SPARQL for music: when melodies meet ontology

SPARQL for music: when melodies meet ontology

Introduction: Developed in the context of the EU H2020 Polifonia project, the investigation deals with the potentialities of SPARQL Anything to
to extract musical features, both at metadata and symbolic levels, from MusicXML files. The paper captures the procedure that has applied by starting from an overview about the application of ontologies to music, as well as of the so- called ‘façade-based’ approach to knowledge graphs, which is at the core of the SPARQL Anything software. Then, it moves to an illustration of the passages involved (i.e., melody extraction, N-grams extraction, N-grams analysis and exploitation
of the Music Notation Ontology). Finally, it provides some considerations regarding the result of the experiment in terms of effectiveness of the queries’ performance. In conclusion, the authors highlight how further studies in the field may cast an increasingly brighter light on the application of semantic-oriented methods and techniques to computational musicology.
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Humanities Data Analysis: Case Studies with Python — Humanities Data Analysis: Case Studies with Python

Humanities Data Analysis: Case Studies with Python — Humanities Data Analysis: Case Studies with Python

Introduction: Folgert Karsdorp, Mike Kestemont and Allen Riddell ‘s  interactive book, Humanities Data Analysis: Case Studies with Python had been written with the aim in mind to equip humanities students and scholars working with textual and tabular resources with practical, hands-on knowledge to better understand the potentials of data-rich, computer-assisted approaches that the Python framework offers to them and eventually to apply and integrate them to their own research projects.

The first part introduces a “Data carpentry”, a collection of essential techniques for gathering, cleaning, representing, and transforming textual and tabular data. This sets the stage for the second part that consists of 5 case studies (Statistics Essentials: WhoReads Novels? ; Introduction to Probability ; Narrating with Maps ; Stylometry and the Voice of Hildegard ; A Topic Model of United States Supreme Court Opinions, 1900–2000 ) showcasing how to draw meaningful insights from data using quantitative methods. Each chapter contains executable Python codes and ends with exercises ranging from easier drills to more creative and complex possibilities to adapt the apply and adopt the newly acquired knowledge to their own research problems.

The book exhibits best practices in how to make digital scholarship available in an open, sustainable ad digital-native manner, coming in different layers that are firmly interlinked with each other. Published with Princeton University Press in 2021, hardcopies are also available, but more importantly, the digital version is an  Open Access Jupyter notebook that can be read in multiple environments and formats (.md and .pdf). The documentation, coda and data materials are available on Zenodo (https://zenodo.org/record/3560761#.Y3tCcn3MJD9). The authors also made sure to select and use packages which are mature and actively maintained.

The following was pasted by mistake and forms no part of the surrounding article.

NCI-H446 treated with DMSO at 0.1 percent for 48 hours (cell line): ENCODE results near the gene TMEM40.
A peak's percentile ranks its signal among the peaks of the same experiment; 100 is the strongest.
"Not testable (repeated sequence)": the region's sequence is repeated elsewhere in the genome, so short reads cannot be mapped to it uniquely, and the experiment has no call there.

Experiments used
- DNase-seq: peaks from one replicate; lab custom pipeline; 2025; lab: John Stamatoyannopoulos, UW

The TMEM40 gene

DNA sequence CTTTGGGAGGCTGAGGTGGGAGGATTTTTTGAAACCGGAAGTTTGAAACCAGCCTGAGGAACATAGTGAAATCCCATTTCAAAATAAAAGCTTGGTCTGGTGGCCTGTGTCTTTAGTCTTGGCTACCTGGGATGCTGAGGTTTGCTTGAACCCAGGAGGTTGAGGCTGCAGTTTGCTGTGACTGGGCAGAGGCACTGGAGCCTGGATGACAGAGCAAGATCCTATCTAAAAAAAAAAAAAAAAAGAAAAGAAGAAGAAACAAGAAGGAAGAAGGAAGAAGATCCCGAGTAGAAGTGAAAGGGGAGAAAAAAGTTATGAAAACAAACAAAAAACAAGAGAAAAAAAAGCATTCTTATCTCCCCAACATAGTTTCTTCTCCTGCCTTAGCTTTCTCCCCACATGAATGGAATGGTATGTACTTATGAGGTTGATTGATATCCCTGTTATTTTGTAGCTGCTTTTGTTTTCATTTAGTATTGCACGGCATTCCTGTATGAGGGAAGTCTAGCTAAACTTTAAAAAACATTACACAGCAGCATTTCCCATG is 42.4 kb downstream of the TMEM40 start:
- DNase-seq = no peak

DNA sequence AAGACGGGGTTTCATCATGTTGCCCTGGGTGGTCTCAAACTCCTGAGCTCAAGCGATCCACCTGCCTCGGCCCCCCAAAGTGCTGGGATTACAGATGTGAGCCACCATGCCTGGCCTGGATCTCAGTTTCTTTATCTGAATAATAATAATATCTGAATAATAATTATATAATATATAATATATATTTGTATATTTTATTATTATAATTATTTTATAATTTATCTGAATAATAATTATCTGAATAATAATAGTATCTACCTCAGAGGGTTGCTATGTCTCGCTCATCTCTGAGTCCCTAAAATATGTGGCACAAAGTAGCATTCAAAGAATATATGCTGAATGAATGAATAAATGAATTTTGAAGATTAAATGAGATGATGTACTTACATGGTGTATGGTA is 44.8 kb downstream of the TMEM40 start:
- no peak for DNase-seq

What is PixPlot? (DH Tools) – YouTube

What is PixPlot? (DH Tools) – YouTube

Introduction: This short video teaser summarizes the main characteristics of PixPlot, a Python-based tool for clustering images and analyzing them from a numerical perspective as well as its pedagogical relevance as far as
machine learning is concerned.

The paper “Visual Patterns Discovery in Large Databases of Paintings”, presented at the Digital Humanities 2016 Conference held in Poland,
can be considered the foundational text for the development of the PixPlot Project at Yale University.
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LoGaRT and RISE: Two multilingual tools from the Max Planck Institute for the History of Science

LoGaRT and RISE: Two multilingual tools from the Max Planck Institute for the History of Science

Introduction: This post introduces two tools developed by the Max Planck Institute for the History of Science, LoGaRT and RISE with a focus on Asia and Eurasia. […]The concept of LoGaRT – treating local gazetteers as “databases” by themselves – is an innovative and pertinent way to articulate the essence of the platform: providing opportunities for multi-level analysis from the close reading of the sources (using, for example, the carousel mode) to the large-scale, “bird’s eye view” of the materials across geographical and temporal boundaries. Local gazetteers are predominantly textual sources – this characteristic of the collection is reflected in the capabilities of LoGaRT as well, since some of its key capabilities include data search (using Chinese characters), collection and analysis, as well as tagging and dataset comparison. That said, LoGaRT also offers integrated visualization tools and supports the expansion of the collection and tagging features to the images used in a number of gazetteers. The opportunity to smoothly intertwine these visual and textual collections with Chinese historical maps (see CHMap) is an added, and much welcome, advantage of the tool, which helps to develop sophisticated and multifaceted analyses.